What Jerome Powell’s Hawkish Stance Means for Your Stocks
Interest rates aren’t going anywhere.
Federal Reserve Chair Jerome Powell made his hawkish stance clear during last Friday’s Federal Reserve meeting at Jackson Hole, Wyoming.
After months of economists’ debating, the Fed’s message is clear: Rates won’t be cut until we reach 2% inflation.
“We keep at it until the job is done,” Powell said. While this isn’t exactly a relief, at least it’s definitive.
But I also think he’s trying to take a page out of Paul Volcker’s playbook — when he raised the federal funds rate to 20% to kill off inflation.
It was a drastic move that ultimately helped him establish credibility with the markets.
Well, it wasn’t just that Volcker had brought the rate to 20%. It was the idea that if he needed to bring the rate to 100%, he would.
And this is basically what killed inflation. Because just like the crests and dips in the market, inflation can be very psychological.
Once you believe that prices are going to go higher, you will willingly pay them.
But here’s an important question — one that Amber and I are answering today…
What does all this mean for our stocks?
(Or read the transcript here.)
🔥Hot Topics in Today’s Video:
- Market News: Fed Chair Jerome Powell mapped out the next steps in the inflation fight at the annual Economic Policy Symposium on Friday. As expected, his stance was hawkish with a “higher rates for longer” position… [1:40]
- Mega Trend: It’s time to make way for the growing non-oncology precision medicine market — a rising frontier to watch! Buy this exchange-traded fund (ETF) to ride the trend. [10:02]
- Crypto Corner: Michael asks us about the prospects of a Grayscale Ethereum Trust spot ETF and the future of Ethereum. [15:50]
- Reader Question: How will the tech sector perform after the Nvidia report wears off? Plus, some comments from our Tide Riders! [19:15]
Until next time,
Ian KingEditor, Strategic Fortunes
China’s Helping the U.S. Reshoring Boom
Ian called it. Last year, he wrote that Uncle Sam was “firing” China and predicted a major reshoring boom in the United States.
He and I recently talked about how China is flirting with deflation, in a world in which virtually every other country is struggling with sticky inflation. Of course, this partly is because of the drive to disengage from China. A breakdown in trade between China and the West is simultaneously contributing to inflation here and deflation there.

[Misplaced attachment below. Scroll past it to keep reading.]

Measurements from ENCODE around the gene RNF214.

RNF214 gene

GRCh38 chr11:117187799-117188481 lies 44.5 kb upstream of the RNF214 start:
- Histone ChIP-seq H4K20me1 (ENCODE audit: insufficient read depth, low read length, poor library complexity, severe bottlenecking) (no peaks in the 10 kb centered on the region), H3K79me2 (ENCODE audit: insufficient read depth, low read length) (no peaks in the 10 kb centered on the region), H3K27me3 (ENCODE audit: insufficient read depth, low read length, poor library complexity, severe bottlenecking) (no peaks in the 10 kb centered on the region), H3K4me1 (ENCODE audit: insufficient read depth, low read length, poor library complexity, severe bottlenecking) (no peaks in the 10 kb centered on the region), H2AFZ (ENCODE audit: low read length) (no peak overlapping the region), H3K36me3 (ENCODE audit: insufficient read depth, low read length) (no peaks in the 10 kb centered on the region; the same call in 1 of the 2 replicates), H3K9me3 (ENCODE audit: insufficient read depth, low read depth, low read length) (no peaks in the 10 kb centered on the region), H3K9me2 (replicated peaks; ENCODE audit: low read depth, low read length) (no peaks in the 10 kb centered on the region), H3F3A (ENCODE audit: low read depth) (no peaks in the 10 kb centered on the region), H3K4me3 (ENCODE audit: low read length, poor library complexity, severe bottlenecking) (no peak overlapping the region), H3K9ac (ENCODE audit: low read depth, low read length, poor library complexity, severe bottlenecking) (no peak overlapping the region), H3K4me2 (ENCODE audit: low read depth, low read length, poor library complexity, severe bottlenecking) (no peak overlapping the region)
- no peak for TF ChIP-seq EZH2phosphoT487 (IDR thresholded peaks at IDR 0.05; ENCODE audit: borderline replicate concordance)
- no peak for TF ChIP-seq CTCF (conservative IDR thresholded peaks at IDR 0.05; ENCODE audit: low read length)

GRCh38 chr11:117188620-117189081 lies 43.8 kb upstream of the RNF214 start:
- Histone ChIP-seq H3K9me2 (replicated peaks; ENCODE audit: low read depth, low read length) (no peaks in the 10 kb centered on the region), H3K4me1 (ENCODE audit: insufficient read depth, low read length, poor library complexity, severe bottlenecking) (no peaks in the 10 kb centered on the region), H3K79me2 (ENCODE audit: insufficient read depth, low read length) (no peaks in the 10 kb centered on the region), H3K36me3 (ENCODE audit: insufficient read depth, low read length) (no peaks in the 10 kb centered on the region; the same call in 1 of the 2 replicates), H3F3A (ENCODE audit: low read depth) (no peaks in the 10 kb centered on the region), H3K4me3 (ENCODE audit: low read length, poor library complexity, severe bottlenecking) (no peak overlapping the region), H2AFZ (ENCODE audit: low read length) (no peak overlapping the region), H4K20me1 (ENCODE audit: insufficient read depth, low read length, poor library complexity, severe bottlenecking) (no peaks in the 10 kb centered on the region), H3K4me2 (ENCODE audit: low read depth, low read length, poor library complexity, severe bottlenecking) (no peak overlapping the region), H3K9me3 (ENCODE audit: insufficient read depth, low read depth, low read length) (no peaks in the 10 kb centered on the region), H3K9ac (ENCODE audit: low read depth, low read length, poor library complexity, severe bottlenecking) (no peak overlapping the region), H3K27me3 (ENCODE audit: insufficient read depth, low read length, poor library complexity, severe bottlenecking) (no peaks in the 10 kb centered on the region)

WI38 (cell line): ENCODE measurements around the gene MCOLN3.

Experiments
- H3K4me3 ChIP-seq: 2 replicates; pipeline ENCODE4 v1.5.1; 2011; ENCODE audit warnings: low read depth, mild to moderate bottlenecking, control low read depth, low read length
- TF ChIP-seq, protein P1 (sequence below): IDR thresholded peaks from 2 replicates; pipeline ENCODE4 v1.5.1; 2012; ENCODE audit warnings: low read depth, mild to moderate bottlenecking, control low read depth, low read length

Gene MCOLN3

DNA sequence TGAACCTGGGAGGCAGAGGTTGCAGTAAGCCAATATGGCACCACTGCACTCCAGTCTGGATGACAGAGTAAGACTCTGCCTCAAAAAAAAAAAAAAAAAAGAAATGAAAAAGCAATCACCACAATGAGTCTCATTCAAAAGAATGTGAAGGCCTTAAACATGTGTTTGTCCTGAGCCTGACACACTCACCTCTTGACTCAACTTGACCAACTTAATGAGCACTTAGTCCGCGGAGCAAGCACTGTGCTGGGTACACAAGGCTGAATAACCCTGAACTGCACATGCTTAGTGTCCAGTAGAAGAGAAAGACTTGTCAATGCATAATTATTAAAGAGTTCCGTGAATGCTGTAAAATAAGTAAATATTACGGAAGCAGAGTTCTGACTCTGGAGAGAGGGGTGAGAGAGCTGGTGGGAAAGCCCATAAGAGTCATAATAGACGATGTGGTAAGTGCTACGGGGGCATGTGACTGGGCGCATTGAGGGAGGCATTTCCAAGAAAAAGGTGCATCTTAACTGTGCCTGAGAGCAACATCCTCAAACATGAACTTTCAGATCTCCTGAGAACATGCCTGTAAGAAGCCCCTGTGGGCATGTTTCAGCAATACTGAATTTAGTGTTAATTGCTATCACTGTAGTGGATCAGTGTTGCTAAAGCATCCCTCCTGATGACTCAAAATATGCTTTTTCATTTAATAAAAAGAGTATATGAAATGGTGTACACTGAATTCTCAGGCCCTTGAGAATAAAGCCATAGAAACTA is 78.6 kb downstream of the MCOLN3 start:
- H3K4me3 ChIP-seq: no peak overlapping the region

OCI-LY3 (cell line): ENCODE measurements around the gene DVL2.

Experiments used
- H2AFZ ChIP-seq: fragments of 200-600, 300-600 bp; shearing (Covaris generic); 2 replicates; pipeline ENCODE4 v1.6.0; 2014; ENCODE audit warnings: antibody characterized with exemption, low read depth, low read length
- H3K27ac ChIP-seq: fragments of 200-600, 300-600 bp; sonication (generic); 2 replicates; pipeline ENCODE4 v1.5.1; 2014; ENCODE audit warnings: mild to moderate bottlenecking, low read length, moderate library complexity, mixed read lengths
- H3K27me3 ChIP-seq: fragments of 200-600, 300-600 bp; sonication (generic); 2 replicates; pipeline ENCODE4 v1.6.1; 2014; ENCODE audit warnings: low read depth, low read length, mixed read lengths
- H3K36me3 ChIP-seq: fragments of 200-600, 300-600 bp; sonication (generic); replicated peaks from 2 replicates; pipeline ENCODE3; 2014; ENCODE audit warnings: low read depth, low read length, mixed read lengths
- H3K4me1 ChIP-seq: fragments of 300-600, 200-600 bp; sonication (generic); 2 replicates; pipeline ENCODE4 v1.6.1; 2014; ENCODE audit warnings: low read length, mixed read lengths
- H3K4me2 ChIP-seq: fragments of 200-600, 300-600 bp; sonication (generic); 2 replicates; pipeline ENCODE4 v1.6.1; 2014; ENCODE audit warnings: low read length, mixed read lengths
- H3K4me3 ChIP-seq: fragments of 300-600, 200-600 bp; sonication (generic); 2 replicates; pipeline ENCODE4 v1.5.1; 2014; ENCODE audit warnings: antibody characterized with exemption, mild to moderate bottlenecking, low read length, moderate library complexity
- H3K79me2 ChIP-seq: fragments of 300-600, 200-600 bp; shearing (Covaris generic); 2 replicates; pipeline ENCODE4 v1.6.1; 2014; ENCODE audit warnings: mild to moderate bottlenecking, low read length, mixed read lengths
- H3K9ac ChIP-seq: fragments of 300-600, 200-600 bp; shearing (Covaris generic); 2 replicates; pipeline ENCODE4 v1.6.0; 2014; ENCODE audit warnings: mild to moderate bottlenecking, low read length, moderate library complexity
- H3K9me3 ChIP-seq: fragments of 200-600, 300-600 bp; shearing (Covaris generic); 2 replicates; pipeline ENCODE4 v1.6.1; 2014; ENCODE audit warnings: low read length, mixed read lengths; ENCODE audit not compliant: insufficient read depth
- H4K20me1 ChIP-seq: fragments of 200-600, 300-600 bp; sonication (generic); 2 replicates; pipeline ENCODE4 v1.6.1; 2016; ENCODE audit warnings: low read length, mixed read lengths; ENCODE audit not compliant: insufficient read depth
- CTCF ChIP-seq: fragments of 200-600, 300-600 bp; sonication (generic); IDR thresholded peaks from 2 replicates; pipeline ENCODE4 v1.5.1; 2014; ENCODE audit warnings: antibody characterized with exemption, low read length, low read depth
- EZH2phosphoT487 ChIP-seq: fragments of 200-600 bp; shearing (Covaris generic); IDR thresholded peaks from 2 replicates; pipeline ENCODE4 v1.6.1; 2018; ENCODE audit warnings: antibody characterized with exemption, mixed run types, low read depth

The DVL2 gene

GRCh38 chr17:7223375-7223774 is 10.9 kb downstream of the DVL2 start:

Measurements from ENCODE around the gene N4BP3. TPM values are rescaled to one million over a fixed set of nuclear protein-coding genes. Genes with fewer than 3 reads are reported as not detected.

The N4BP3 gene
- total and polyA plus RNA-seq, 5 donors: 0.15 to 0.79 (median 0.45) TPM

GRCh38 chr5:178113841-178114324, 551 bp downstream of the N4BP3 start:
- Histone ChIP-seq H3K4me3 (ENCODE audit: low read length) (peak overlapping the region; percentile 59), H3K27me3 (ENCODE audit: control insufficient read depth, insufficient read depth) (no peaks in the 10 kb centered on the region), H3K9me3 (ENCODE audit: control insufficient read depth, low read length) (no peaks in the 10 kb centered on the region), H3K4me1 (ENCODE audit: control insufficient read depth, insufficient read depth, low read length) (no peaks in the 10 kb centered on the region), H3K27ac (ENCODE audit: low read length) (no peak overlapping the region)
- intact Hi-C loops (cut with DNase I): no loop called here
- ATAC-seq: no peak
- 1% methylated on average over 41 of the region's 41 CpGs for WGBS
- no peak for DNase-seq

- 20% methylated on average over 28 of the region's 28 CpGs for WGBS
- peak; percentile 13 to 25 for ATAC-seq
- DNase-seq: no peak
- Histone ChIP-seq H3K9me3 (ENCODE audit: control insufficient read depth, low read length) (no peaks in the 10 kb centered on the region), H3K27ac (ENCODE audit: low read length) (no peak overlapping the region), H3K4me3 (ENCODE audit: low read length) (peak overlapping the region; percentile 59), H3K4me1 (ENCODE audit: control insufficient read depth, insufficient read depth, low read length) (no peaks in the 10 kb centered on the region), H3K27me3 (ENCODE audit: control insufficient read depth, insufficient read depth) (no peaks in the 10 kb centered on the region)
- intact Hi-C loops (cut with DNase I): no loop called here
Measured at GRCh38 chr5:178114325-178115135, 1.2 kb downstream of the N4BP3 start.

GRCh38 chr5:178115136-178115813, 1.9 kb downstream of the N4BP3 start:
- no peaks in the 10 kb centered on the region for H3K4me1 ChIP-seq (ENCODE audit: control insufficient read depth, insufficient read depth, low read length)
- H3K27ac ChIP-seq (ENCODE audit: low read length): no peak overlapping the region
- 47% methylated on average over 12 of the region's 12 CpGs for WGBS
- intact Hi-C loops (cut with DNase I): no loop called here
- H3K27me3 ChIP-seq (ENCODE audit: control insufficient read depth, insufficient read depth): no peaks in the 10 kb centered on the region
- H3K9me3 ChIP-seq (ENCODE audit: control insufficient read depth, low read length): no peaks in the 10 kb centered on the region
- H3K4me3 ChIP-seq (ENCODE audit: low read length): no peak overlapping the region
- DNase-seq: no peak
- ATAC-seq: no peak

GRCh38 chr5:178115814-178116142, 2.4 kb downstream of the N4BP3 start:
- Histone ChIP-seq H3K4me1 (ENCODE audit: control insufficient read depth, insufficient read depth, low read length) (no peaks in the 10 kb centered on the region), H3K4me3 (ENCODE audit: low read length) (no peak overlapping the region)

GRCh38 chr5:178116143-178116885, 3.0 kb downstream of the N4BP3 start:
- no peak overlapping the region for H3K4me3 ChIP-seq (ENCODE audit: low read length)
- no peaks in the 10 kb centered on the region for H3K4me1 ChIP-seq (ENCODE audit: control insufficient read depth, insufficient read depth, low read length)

So what’s the reality of China’s economy?
Let’s take a look at some recent stats. It wasn’t that long ago that China’s gross domestic product grew at 10% per year, or even better. Not even the 2008 meltdown, which wrecked the global economy, had a noticeable impact on growth.
But starting around 2010, China’s growth started to sag … and it never really stopped.
(The figures below, shown beyond the second quarter of 2023, are estimates by the International Monetary Fund).
The consensus among economists is that China’s economy will grow at about 5% this year. That might not sound bad to us, but remember, this is a country that was growing at 10% per year not that long ago.
And by 2028, the growth rate is expected to be closer to 3%. Also remember, these estimates likely don’t take into account the full impact of reshoring, as most economists are just starting to recognize this as a trend.
The numbers actually get worse the deeper you look. Bloomberg did a survey of economists and found that exports are expected to drop about 3% this year. The previous survey from earlier this year had economists forecasting a reduction of about 2.3%, so it seems that they are coming to realize that the reshoring trend is accelerating.
But for an even great sign of weakness, the same survey estimated that Chinese imports would drop 5.6% this year, up from the previous estimate of a 2.8% drop.
Yes, we think of China as an export country, but China imports goods and services from overseas. And as belts get tightened in China, there is less demand for imports.
And remember my comments on deflation?
Well, the survey expects that the Chinese Producer Price Index will fall by a good 3% this year.
The great reshoring boom of the next decade is a trend we plan to follow … and we expect to profit handsomely from it.
But the other side of that coin is the great implosion of the Chinese economic miracle. This too will potentially set up some spectacular opportunities to profit, as American companies bring their production plants and facilities back into the U.S.
And Ian’s latest research is focused on how several of these companies (and even Wall Street) are investing in small towns … in a tech innovation that’s already disrupting virtually every sector of the market.
Chief Editor, The Banyan Edge
My career on Wall Street started while I was in college. I spent a summer interning for Merrill Lynch in the middle of the ‘90s bull market. I was fascinated with trading, and as a result, after college, I joined Salomon Brothers in the famed mortgage bond trading department. Later, I spent time at Citigroup working with credit derivatives. Eventually, I needed to walk away from the excess of Wall Street. That’s when I joined Banyan Hill in 2017. Now I help readers get ahead of the market and build their retirements.